Manny Pacquiao Reinvents Himself in China

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I am a little late to the Pacquiao-Rios fight coverage but sometimes you have to take the time required to allow an action packed boxing match to digest in your system.   Certain things send you directly to the keyboard.  Others allow you to wait.  After I watched the fight at a house full of boxing gents young and old, I was on the road to KC in less than 6 hours.  Out in the country of DeSoto Kansas, there isn’t a lot of internet reception for you to play with.   So the Pacquiao triumph on the other side of the world didn’t hit the page until now.  What transpired in Macau last Saturday night?  The reinvention of one of the best boxers of our generation.   Manny Pacquiao is back friends.

Facing a young bully puncher in Brandon Rios, living on a prayer in his highest paid fight card ever, Pacquiao had a lot to lose.   He could have ran into another right hand and slammed into the canvas.  His career could have ended far far away from Las Vegas, where he gathered most of his glory.   You can tell me all day how Rios was a straight forward moving talentless puncher, but I will remind you in the sport of boxing anything can happen at any time.  Manny knew that and so did Brandon.

From the first round, though, Manny was in control.   He was back at his crafty sharpness in the ring, jumping in like a rattlesnake with fierce combinations and darting and turning out of trouble.   At his best, Pac-Man doesn’t just stand in the middle and exchange.   He bounces around, fires left jabs and right hooks and slowly takes opponents apart who wrongfully judge a man’s size next to his punching power.   Rios smiled all night in an attempt to throw crazy snake eyes at a fighter who knew damage was being done.   Rios’ face usually doesn’t bruise that much.   He can take a punch and stand there and exchange.  The difference tonight was Pacquiao’s defense and quickness didn’t allow Rios to set his feet and fire anything back in return.   Sure, he landed a solid shot every once in a while but each time, Manny shook it off like his mother just slapped him and came right back.   Manny was relentless and boxed the younger fighter into exhaustion and frustration.   It was a clinic that PAC badly needed to put on for his fans and doubters.

A fair share of boxing fans were ready to bury Pacquiao’s career out in China.   You just couldn’t make out the invisible shovels next to their seats.   I knew Manny had a few great fights left in him.   I watched the Bradley fight over and over and saw how highway robbery.  I saw a guy starting to pound the opposing fighter’s face into bloody submission before that said opposer(Juan Manuel Marquez) landed a magical counter hook and knocked out our protagonist.  I didn’t see a disastrous loss of skill in Pacquiao.  Sure, he has aged a bit and lost some of his punching power.   However, smart boxers adapt and get better as they get older while others rely on the same old tricks and get flat lined quick.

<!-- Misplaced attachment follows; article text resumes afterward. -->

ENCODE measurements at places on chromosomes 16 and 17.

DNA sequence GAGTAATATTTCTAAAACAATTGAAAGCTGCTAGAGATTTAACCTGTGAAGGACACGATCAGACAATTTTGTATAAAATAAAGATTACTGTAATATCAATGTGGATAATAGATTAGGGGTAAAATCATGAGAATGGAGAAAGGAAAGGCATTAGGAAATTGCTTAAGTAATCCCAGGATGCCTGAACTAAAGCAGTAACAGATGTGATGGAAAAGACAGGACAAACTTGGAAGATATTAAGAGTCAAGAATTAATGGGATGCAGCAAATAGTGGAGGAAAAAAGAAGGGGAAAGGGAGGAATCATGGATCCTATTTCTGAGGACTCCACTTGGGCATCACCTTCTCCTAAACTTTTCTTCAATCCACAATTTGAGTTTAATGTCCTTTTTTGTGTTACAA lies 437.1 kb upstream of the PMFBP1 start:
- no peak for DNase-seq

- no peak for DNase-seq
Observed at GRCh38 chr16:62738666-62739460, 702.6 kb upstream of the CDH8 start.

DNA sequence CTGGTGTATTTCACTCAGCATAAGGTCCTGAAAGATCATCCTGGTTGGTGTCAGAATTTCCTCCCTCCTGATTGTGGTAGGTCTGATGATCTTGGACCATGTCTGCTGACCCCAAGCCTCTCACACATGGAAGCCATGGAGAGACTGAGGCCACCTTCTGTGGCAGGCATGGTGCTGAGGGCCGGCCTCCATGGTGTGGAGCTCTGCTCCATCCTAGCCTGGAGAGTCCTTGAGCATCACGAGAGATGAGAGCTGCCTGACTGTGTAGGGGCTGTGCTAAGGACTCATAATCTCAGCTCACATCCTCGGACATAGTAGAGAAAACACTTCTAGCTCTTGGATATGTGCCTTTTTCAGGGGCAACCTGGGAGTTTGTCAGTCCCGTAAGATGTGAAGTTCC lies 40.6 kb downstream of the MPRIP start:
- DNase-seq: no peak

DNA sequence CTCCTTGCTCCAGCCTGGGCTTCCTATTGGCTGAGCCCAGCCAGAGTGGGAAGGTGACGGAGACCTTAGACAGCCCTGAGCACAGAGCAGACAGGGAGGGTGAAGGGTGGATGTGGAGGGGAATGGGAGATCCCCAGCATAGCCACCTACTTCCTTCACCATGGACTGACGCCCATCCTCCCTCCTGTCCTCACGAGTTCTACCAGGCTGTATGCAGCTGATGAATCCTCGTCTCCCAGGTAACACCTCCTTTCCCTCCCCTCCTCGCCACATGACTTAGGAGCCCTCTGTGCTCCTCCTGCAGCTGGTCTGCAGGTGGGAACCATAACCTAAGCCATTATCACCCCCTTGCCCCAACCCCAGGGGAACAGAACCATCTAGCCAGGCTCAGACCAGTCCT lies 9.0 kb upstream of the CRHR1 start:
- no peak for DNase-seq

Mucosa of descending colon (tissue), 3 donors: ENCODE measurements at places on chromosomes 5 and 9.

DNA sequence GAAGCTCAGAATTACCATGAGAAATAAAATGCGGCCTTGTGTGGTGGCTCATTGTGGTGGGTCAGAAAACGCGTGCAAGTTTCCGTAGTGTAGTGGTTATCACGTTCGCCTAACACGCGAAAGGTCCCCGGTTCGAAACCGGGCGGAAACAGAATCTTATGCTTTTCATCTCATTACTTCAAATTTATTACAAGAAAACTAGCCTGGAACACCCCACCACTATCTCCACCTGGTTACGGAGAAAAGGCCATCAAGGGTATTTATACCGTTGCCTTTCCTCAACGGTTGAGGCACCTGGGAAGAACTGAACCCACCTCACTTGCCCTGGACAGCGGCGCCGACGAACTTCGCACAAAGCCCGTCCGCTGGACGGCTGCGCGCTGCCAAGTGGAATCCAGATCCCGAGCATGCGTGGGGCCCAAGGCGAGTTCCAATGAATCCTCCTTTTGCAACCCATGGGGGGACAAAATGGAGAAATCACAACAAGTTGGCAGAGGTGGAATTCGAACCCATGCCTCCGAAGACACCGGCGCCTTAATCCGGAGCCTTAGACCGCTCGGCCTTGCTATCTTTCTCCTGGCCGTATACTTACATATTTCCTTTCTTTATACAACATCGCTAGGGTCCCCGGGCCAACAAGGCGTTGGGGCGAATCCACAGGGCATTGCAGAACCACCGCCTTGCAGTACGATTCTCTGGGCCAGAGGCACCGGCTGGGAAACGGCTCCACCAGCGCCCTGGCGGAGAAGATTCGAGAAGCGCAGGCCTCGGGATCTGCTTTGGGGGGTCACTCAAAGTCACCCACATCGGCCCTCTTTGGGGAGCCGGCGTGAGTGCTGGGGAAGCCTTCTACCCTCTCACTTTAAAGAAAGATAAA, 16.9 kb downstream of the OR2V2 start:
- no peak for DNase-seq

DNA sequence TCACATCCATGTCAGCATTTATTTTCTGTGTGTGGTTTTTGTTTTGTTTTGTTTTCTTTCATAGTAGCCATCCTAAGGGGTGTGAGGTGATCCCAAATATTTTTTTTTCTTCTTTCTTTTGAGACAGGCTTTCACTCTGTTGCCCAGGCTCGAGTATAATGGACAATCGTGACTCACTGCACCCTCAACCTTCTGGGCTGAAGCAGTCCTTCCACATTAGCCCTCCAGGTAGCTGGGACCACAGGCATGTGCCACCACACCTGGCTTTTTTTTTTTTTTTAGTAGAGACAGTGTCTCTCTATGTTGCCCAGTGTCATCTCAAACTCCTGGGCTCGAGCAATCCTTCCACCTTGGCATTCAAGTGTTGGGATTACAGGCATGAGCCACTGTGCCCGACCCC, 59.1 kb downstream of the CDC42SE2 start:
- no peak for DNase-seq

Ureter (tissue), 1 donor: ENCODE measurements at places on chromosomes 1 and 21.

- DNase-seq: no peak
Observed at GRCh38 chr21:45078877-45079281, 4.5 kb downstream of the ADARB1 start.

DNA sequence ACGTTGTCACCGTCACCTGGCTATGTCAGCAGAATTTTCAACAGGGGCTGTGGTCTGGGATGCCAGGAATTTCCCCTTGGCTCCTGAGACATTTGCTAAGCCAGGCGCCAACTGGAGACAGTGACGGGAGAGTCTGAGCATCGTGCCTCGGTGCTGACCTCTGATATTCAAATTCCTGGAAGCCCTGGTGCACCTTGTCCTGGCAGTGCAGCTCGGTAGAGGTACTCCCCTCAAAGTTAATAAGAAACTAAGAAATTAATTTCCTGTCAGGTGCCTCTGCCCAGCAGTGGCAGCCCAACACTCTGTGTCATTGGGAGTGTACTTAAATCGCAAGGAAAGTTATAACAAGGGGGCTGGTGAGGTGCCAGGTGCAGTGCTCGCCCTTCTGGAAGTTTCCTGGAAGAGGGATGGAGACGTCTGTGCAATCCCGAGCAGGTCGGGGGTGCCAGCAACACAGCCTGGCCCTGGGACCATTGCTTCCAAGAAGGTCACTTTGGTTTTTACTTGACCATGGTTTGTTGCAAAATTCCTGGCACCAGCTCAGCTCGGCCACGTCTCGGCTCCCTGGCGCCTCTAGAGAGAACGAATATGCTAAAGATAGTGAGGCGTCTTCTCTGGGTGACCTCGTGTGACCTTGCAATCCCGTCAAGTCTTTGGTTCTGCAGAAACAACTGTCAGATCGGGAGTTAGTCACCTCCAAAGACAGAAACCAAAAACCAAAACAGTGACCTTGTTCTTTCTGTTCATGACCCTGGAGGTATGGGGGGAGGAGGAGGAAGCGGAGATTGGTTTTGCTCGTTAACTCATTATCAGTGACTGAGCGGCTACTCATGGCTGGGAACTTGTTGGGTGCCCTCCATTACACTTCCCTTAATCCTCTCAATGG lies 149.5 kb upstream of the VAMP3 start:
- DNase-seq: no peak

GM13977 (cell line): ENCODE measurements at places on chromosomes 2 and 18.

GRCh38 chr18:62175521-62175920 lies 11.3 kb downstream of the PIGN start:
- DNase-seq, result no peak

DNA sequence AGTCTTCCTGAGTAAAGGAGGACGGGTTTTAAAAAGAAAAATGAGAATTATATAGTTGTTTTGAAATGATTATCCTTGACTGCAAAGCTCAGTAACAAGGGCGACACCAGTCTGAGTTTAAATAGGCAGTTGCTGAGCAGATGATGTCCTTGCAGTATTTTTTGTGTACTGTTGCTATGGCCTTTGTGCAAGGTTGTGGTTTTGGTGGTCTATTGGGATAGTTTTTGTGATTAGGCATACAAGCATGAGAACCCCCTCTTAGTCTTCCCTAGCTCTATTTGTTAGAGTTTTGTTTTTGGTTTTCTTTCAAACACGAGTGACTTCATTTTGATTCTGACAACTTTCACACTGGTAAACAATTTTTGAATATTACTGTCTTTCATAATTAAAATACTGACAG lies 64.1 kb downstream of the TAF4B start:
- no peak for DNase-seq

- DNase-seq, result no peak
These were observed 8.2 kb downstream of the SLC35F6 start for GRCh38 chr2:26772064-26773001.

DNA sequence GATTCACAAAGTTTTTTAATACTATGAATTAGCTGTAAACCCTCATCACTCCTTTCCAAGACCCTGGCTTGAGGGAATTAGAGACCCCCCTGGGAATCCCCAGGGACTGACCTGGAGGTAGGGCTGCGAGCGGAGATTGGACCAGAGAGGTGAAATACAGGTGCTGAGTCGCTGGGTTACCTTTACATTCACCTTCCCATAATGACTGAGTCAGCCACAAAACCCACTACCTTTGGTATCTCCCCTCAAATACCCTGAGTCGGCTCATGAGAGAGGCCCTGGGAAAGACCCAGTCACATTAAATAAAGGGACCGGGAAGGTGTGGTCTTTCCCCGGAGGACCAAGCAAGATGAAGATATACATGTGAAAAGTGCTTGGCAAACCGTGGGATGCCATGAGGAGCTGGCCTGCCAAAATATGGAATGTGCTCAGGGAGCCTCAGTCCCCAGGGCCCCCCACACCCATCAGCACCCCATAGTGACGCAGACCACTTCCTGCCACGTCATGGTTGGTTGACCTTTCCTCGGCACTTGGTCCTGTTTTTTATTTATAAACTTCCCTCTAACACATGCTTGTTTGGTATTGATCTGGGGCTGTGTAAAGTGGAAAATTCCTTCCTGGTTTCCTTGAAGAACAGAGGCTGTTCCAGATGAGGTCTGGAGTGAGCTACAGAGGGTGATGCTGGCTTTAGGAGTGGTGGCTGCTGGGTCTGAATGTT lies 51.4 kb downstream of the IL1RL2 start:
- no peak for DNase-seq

When people say Pacquiao has lost something, I agree with them but leave out the negativity.   Every boxer loses something as they get older, and they must adapt to stay strong and at the top of their game.   Every boxer carries the every fight danger of getting dropped and Pac knows about this full well.  However, watching him fight against Rios, I noticed a stronger minded fighter than I had seen in his career.   Pac isn’t the killer he used to be and doesn’t have the blazing power that can stop Ricky Hatton in 2 rounds or destroy Oscar De La Hoya.  He is 34 years old and has to rely on different tricks, like punch accuracy and speed.   Pacquiao still has the speed and has brilliant accuracy when it comes to utilizing his jab and landing combinations.  If you have those two things in check, victory and time are in your corner.   Manny has lost something, as every great fighter not named Floyd Mayweather Jr.(as deadly at 36 as he was when he was 26) runs into at some point.  Pacquiao has rebounded by using a more tactical approach, one that includes even more head movement, jabs and combinations.   At his worst, Manny stands and trades.   At his best, against Rios, he darts in, picks apart his opponent and slips away.   He controls the space inside the ring and makes it torturous for the other fighter to get comfortable.

Manny is a changed fighter, but as we saw November 23rd in China, that is not necessarily a bad thing.   The movement and speed he showed could keep him going for another 2-3 years.   Judging by the face of Rios’ at the end of 12 brutal rounds, his power isn’t looking so bad either.  Manny’s shots would have destroyed other boxers quicker.  I give credit to Rios for being super tough, eating those punches and earning a decision loss.

Ladies and gentlemen, Pacquiao is BACK!

Thanks for reading,

Dan L. Buffa

@buffa82 on Twitter

Reach me at buffa82@gmail.com

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Author: D. Buffa

A regular guy who feels a journalistic hunger to tell the news. I blog because its wired into my brain to write what I think in print. I offer an opinion. A solo tour here. Take regular stories and offer my spin on them. Sports, film, television, music, fatherhood, culture, food, and so on. Commentary on everything. A St. Louis native and Little Rock resident who wants to write just to keep the hands fresh and ready.

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